Photography – Week 32
This is from Sugar Hollow Park. I’ve never seen so many snapping turtles. It’d be a great place to go back with a good zoom lens.
I was looking around to see how many pictures I’ve been posting to Flickr since taking the new job at VCU. I had a feeling there was a dramatic increase but I was curious about actual numbers. After stumbling around the Internet for a bit attempting to do things the hard way, I stumbled on a URL from 2004 — https://www.flickr.com/photos/heather/archives/date-posted/2004/06/calendar/ It didn’t seem to be working but since the URL itself made sense, I just replaced heather with my flickr username and put in the current year/month to get https://www.flickr.com/photos/bionicteaching/archives/date-posted/2013/04/calendar/. Dingo!It feels right. Surely you aren’t going to argue that bingo really makes better sense somehow? So not only do I get the numbers I want, but I also get a calendar view of all the days I took pictures. I’m still far away from the D’Arcy/Alan shot a day stuff but that’s not really my style. I can now look and see that in three months at VCU, I’ve taken more shots than I have in entire years in the past. That doesn’t necessarily mean anything but I’m having fun and I have the mental energy and desire to do things like this in ways I hadn’t previously. Quantity isn’t the goal but lots of practice and lots of reflection ought to create some improvement.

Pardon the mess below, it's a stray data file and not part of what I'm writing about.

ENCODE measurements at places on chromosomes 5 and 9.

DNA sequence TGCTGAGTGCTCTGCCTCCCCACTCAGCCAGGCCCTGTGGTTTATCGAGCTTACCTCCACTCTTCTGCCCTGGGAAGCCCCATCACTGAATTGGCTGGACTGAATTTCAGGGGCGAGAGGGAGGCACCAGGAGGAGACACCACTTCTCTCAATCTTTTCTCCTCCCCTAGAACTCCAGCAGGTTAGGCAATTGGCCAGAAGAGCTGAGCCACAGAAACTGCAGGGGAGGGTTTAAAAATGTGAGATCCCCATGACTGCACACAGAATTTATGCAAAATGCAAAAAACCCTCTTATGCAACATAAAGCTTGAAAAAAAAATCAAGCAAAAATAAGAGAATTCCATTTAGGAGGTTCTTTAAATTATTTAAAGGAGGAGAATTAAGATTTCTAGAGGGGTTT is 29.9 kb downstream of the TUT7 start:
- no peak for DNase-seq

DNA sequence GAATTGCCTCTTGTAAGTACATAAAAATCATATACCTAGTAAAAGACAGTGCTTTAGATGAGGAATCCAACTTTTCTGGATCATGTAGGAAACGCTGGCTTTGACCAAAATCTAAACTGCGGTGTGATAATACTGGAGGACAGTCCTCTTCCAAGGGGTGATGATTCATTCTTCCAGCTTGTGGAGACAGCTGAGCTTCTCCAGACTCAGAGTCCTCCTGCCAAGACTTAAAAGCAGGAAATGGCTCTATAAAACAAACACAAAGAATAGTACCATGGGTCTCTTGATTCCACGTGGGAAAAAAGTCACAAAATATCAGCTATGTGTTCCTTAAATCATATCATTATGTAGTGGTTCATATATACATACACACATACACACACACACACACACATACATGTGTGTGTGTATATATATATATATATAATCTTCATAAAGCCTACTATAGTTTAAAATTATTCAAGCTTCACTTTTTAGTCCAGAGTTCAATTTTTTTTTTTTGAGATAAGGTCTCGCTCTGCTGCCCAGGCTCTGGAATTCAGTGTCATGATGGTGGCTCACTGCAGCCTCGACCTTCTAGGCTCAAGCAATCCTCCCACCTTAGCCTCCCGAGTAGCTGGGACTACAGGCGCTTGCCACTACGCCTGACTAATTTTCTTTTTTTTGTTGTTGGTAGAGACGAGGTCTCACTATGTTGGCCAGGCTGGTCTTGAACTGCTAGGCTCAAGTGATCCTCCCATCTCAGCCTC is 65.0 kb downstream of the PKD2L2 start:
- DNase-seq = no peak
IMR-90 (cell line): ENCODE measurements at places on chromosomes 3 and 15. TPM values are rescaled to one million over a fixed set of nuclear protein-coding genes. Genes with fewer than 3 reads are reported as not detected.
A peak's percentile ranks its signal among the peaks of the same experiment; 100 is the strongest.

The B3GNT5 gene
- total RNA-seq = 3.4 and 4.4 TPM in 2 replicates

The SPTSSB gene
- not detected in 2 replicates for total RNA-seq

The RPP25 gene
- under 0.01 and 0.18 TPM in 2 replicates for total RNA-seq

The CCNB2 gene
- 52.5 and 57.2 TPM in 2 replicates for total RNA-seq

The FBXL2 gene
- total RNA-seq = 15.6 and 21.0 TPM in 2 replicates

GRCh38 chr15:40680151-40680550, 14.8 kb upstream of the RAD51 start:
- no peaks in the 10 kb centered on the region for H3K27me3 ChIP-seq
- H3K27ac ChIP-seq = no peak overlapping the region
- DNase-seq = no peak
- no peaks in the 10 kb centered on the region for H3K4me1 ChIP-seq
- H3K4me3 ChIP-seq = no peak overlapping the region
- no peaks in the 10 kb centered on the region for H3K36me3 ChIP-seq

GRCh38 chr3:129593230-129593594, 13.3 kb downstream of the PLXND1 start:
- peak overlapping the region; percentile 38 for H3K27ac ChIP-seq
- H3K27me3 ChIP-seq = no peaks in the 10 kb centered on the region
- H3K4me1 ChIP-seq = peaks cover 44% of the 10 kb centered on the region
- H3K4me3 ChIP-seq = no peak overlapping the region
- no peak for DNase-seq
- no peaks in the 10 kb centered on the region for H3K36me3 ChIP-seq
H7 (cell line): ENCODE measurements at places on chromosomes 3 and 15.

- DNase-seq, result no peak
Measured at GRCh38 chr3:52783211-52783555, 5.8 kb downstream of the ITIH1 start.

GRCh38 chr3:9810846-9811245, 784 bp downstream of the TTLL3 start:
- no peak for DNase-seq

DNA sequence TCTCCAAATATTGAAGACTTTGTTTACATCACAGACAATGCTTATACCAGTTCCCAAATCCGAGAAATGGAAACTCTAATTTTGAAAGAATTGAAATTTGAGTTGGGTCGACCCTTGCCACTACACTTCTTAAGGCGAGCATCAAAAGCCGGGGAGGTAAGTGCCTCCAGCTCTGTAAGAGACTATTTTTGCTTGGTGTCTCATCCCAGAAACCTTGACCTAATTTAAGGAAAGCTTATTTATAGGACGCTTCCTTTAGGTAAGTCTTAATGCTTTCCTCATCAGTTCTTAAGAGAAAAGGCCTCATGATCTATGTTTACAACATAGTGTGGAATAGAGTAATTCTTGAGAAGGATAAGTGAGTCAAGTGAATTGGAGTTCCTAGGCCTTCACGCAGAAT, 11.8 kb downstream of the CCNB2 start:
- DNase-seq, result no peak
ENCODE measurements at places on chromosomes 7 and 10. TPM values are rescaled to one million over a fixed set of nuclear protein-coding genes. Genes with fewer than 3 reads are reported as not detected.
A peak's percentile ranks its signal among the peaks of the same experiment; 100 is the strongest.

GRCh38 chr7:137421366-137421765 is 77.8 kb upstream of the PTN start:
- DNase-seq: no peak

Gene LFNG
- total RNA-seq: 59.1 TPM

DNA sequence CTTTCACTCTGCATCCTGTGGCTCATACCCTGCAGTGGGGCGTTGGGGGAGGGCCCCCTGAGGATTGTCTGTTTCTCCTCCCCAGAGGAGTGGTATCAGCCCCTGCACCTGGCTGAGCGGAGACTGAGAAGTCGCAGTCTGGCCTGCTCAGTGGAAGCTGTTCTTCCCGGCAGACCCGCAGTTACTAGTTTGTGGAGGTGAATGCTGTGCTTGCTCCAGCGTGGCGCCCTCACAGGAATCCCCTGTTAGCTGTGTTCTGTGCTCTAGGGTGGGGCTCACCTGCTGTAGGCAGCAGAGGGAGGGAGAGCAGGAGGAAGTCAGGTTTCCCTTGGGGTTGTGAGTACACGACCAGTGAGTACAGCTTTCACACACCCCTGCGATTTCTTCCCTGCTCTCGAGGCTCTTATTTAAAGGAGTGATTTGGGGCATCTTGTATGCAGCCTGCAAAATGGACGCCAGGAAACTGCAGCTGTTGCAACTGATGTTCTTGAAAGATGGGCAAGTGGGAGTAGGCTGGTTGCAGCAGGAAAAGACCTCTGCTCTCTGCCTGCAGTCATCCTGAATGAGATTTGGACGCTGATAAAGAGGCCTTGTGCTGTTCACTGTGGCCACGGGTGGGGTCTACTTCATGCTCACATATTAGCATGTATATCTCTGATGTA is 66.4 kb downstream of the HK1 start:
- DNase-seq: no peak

I photograph things on my walks to and from work for a number of reasons. I enjoy it certainly but it’s also about making sure I am really looking around. It is interesting to see what I notice and how it relates to the lens I choose to carry.There’s also something in what I tend to shoot. I keep trying to capture the pretty light off cars in the distance when I’m stuck motionless in traffic. What I think about quite a lot is which lens of analysis leads some people to see everything as PD and related to their work. It reminds me about this article (focused on changing perspective). . . We see, but we do not see: we use our eyes, but our gaze is glancing, frivolously considering its object. We see the signs, but not their meanings. We are not blinded, but we have blinders. My deficiency is one of attention: I simply was not paying close enough attention. -source …but then moving deeper (and moving to graffiti hunters) towards a more permanent shift in how you perceive things and the way it draws you into more learning and then more noticing . . . Saraceni says his GATS encounter on San Pablo was the “whoa moment” for him. “From then on, it was like I […]